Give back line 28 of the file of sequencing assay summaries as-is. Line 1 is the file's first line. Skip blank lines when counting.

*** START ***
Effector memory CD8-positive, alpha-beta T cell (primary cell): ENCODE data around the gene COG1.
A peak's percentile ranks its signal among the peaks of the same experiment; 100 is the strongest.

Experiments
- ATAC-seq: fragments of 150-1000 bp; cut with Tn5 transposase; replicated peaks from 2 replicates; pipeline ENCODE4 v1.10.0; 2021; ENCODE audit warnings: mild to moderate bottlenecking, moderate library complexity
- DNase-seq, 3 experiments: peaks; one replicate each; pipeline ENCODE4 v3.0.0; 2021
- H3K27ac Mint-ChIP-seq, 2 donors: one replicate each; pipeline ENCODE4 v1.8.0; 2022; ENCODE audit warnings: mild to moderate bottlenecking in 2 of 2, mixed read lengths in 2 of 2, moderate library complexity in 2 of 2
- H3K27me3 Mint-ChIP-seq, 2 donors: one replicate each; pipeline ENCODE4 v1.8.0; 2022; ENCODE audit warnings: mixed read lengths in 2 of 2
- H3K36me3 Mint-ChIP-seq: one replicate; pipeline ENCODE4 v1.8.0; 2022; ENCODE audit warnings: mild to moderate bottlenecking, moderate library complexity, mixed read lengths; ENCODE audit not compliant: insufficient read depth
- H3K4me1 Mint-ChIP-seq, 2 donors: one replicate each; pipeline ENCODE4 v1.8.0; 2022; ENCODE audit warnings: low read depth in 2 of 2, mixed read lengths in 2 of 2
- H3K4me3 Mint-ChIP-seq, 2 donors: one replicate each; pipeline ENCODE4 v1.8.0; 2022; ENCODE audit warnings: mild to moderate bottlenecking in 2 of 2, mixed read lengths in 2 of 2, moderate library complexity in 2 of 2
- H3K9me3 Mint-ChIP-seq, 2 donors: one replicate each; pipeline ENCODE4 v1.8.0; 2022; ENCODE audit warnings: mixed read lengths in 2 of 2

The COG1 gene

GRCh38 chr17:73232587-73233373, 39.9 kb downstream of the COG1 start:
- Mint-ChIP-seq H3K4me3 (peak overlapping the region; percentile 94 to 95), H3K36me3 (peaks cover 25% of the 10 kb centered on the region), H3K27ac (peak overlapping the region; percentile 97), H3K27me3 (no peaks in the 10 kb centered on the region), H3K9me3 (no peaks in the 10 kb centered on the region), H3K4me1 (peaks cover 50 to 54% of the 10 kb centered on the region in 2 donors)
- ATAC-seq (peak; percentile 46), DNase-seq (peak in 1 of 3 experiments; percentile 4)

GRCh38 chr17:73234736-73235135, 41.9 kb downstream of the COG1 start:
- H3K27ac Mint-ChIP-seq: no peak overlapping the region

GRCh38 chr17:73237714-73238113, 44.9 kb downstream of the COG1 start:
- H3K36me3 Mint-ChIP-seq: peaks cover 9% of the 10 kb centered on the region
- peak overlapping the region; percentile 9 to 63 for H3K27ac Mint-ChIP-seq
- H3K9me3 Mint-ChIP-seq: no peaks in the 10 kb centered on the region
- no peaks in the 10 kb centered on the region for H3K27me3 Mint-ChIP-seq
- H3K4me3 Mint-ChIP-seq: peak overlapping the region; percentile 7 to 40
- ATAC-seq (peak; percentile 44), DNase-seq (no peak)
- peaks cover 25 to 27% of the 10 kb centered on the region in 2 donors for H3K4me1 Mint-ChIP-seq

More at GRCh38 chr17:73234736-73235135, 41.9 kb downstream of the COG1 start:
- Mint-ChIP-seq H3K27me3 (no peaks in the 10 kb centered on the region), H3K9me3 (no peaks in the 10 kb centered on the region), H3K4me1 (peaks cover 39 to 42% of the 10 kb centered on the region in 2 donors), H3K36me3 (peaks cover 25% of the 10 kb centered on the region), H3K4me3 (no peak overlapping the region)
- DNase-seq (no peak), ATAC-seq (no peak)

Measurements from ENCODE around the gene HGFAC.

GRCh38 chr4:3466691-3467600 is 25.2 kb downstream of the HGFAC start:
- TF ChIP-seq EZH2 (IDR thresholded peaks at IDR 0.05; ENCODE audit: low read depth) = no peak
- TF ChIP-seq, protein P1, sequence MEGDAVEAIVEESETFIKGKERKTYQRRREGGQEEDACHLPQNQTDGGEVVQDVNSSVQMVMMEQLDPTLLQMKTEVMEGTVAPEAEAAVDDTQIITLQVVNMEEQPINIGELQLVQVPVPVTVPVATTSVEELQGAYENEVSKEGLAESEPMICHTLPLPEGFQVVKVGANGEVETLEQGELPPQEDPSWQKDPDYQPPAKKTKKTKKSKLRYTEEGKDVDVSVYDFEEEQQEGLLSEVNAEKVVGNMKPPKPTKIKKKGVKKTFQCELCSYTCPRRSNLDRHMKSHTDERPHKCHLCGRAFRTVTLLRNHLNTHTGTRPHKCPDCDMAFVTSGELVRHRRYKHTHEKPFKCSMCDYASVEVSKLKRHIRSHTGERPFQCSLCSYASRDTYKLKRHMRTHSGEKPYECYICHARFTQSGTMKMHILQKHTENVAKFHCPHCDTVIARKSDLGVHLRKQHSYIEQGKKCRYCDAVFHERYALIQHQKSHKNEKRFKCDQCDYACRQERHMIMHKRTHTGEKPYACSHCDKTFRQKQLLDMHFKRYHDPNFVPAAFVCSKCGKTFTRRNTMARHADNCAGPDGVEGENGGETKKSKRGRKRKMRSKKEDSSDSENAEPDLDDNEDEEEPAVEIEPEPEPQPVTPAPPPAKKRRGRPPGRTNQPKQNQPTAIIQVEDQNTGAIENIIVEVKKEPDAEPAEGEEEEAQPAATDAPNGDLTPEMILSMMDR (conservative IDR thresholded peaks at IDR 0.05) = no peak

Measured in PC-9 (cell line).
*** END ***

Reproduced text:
- DNase-seq (no peak), ATAC-seq (no peak)